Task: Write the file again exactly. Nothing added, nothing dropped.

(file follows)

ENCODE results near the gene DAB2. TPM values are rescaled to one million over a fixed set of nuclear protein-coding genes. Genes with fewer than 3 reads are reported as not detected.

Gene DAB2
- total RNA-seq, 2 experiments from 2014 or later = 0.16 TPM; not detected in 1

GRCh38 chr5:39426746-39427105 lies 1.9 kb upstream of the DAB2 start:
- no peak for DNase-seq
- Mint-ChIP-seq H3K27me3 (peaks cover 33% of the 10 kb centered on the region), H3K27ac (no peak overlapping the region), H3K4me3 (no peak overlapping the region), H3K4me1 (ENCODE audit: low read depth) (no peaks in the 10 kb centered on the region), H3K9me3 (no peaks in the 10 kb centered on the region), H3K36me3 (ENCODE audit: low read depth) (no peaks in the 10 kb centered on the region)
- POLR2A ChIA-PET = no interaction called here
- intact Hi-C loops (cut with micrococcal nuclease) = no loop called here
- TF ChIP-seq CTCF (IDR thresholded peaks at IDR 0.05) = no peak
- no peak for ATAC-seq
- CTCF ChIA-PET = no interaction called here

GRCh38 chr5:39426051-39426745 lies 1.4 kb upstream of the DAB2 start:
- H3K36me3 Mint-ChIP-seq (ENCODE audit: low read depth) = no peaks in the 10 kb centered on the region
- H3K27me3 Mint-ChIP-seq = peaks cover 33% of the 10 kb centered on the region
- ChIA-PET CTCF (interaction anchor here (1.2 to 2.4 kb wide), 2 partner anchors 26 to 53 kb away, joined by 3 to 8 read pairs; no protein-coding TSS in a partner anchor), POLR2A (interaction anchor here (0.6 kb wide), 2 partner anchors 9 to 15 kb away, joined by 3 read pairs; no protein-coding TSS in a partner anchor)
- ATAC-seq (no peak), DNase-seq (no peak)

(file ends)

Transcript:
ENCODE results near the gene DAB2. TPM values are rescaled to one million over a fixed set of nuclear protein-coding genes. Genes with fewer than 3 reads are reported as not detected.

Gene DAB2
- total RNA-seq, 2 experiments from 2014 or later = 0.16 TPM; not detected in 1

GRCh38 chr5:39426746-39427105 lies 1.9 kb upstream of the DAB2 start:
- no peak for DNase-seq
- Mint-ChIP-seq H3K27me3 (peaks cover 33% of the 10 kb centered on the region), H3K27ac (no peak overlapping the region), H3K4me3 (no peak overlapping the region), H3K4me1 (ENCODE audit: low read depth) (no peaks in the 10 kb centered on the region), H3K9me3 (no peaks in the 10 kb centered on the region), H3K36me3 (ENCODE audit: low read depth) (no peaks in the 10 kb centered on the region)
- POLR2A ChIA-PET = no interaction called here
- intact Hi-C loops (cut with micrococcal nuclease) = no loop called here
- TF ChIP-seq CTCF (IDR thresholded peaks at IDR 0.05) = no peak
- no peak for ATAC-seq
- CTCF ChIA-PET = no interaction called here

GRCh38 chr5:39426051-39426745 lies 1.4 kb upstream of the DAB2 start:
- H3K36me3 Mint-ChIP-seq (ENCODE audit: low read depth) = no peaks in the 10 kb centered on the region
- H3K27me3 Mint-ChIP-seq = peaks cover 33% of the 10 kb centered on the region
- ChIA-PET CTCF (interaction anchor here (1.2 to 2.4 kb wide), 2 partner anchors 26 to 53 kb away, joined by 3 to 8 read pairs; no protein-coding TSS in a partner anchor), POLR2A (interaction anchor here (0.6 kb wide), 2 partner anchors 9 to 15 kb away, joined by 3 read pairs; no protein-coding TSS in a partner anchor)
- ATAC-seq (no peak), DNase-seq (no peak)